A transwoman recently reached out to her newfound community, and the welcoming and loving responses were overwhelming. She was talking about the difficulties she is encountering in regards to being able to transition. She made the statement “So for me I don’t see the light at the end of the tunnel. I see myself as having to remain male in a world that I should have been born female into.”
One member of our community responded with the following:
We saw each other at the meeting tonight, I believe, and I’ve come home to find this outpouring.
I’m Toni. It’s been a long road to get here, and earlier I was talking to someone during the meeting about how its really a lot like the whole tunnel deal.
It is a tunnel. when you start out, the light is still at your back, and its comforting, and you can still see it and know that you can always turn around and run back.
You are, right now, still there. Still at the opening really.
As you go on, it will get dark, and just before it gets dark, you will notice the railroad tracks leading into the darkness, and feel the ties beneath your feet, tripping you a little sometimes. You’ll fall, scratch your palms or elbows or knees, too. IT will get so dark you can’t see anything, nothing behind you and nothing ahead of you.
You can see that part of it from where you are now, the light still at your back.
Its pretty damn scary.
And as you go along, you will enter that really scary part, and it will be too late to turn around without getting lost. You’ll have gone too far to make it back.
And then, into that darkness, you’ll see a light come into being.
and the first thing that will cross your mind is “here’s the train”.
Then you’ll wait for it, and it’ll still be there. And you’ll think, “oh, wait, no…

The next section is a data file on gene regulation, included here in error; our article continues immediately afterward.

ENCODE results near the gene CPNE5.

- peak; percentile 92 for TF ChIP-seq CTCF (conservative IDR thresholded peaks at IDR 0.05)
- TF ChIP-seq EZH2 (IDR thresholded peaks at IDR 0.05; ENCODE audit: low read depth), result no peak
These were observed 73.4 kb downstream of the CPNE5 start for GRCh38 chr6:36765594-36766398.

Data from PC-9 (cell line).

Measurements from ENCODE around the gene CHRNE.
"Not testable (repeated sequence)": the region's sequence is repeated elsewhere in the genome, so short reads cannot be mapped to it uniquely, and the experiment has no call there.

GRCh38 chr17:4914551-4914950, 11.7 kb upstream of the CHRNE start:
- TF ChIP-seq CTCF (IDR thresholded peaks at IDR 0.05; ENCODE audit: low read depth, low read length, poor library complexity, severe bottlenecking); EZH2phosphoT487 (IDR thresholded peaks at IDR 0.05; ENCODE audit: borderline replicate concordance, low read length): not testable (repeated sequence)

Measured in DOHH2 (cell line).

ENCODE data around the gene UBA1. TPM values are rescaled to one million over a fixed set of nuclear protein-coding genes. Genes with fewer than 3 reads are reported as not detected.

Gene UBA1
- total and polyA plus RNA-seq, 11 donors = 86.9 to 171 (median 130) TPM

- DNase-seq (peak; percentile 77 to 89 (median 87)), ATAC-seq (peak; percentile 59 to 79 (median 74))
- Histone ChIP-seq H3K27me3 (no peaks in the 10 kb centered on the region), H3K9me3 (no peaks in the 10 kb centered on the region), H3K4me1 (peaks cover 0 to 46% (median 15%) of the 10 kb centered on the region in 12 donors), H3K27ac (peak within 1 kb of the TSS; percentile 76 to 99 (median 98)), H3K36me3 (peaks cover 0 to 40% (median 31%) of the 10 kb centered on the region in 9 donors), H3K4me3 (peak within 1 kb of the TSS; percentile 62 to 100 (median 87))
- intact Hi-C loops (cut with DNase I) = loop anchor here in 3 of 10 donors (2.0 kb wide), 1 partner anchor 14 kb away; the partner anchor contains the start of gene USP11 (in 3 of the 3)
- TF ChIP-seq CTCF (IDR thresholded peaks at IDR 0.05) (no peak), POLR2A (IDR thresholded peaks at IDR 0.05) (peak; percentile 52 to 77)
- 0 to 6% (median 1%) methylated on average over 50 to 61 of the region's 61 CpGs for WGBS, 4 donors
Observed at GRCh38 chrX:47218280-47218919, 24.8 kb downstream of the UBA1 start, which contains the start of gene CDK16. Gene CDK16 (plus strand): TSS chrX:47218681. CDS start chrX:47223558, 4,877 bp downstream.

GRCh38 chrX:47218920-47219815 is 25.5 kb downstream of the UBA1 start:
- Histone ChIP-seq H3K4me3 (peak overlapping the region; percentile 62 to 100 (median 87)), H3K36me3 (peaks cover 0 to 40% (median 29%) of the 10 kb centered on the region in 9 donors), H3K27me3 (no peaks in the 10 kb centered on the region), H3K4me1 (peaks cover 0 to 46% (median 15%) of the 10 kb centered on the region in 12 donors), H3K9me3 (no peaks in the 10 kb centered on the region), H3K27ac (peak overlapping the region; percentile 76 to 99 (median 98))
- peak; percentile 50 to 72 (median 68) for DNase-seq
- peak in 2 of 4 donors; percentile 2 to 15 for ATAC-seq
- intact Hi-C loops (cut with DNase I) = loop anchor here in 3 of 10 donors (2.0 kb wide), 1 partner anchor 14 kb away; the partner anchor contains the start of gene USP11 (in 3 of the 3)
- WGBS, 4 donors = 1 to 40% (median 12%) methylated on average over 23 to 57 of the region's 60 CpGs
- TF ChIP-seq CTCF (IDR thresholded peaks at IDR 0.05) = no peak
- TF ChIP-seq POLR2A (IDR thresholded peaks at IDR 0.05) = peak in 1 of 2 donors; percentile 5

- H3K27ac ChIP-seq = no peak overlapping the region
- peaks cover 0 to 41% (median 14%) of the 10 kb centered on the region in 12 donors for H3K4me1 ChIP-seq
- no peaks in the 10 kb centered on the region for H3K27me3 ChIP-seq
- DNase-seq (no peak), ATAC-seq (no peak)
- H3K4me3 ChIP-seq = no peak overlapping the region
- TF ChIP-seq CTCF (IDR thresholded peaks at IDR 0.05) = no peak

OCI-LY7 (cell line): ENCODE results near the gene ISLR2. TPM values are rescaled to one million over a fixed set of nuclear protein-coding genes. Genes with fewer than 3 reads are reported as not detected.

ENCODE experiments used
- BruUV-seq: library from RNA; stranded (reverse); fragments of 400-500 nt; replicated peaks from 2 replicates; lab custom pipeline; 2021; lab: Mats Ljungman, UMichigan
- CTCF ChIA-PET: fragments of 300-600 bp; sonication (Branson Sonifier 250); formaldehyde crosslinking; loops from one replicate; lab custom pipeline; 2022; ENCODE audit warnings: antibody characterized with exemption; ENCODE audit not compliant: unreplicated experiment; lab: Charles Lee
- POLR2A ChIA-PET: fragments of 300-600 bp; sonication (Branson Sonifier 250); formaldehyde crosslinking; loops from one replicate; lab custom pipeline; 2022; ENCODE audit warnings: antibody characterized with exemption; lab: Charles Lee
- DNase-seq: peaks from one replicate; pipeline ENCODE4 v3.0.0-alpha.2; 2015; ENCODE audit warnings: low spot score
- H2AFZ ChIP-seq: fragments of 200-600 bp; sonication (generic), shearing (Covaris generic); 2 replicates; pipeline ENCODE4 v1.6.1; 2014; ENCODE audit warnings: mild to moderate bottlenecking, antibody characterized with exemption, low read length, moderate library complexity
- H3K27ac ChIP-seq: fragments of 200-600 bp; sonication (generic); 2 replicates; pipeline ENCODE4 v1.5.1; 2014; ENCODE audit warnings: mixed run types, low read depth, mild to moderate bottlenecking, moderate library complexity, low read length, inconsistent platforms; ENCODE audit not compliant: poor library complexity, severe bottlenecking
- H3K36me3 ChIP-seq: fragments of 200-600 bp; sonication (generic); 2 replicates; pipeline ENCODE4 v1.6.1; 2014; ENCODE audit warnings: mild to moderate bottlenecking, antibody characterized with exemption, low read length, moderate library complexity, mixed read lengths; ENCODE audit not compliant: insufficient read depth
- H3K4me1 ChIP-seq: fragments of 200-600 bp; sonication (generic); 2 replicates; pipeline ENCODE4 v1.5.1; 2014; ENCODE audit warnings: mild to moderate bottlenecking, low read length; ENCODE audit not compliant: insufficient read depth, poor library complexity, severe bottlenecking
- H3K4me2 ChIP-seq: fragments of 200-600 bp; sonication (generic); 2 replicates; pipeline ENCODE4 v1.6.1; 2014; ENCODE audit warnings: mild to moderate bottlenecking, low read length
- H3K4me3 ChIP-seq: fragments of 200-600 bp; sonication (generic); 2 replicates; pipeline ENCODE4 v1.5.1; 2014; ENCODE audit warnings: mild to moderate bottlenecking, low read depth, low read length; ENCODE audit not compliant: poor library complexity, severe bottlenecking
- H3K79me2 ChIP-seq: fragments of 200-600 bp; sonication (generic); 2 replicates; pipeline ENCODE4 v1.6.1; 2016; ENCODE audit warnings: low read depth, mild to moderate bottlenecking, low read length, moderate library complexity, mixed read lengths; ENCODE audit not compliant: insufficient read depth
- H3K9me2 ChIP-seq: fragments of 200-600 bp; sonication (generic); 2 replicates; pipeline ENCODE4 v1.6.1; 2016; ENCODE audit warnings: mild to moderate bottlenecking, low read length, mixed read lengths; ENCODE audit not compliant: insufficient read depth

That’s the light at the end of the tunnel.”
And you’ll start to welcome it, this light in the darkness.
And then you’ll realize that it is indeed the train.
At that moment you’ll have a choice — to step aside and let it pass, to turn and run back, trying hard to get back to that comfy arrangement, or to stand there and let the train hit you.
I’ll be horribly blunt. That train hurts like a son of a bitch when it hits you. IT will seem to cripple your soul, break your heart, shatter you sense of being.
It will take from you everything you love and cherish and need and want.
And it will leave you feeling mangled and bruised there in the dark, the rough stones around the ties in your wounds, the cold steel of the tracks against ya.
Then you can get up, dust yourself off, and walk a bit further, and then you will see the real light at the end of the tunnel.
And as you get closer to it, you will get back everything you lost — and then more and it will all be better — but all of it will be different as well. Not the same, but there nonetheless.
And when you finally walk out of the tunnel — maybe after some surgery, maybe not. This isn’t physical; this is spiritual, emotional — this is heart and mind and soul and spirit, not flesh and bone and blood.
When you walk out of it, you will find that the land isn’t milk and honey, but it sure as hell beats the grit and grime of the other side. And you will have, as I noted, more than you started with, if you can stop long enough to look around you and see it.
Transition isn’t about what *is*, or what *was*. It is all about what *will be*. The future is what matters — the end of that tunnel. Not the past, not the present. Not now, not then.
But you know what’s really great about transition?
You aren’t alone in that tunnel.
All of us are in it with you.
So pardon me while I wipe the dirt off my hand and reach it out to ya.
But ya look like you could use it 😀
Used with Permission. Author: Toni D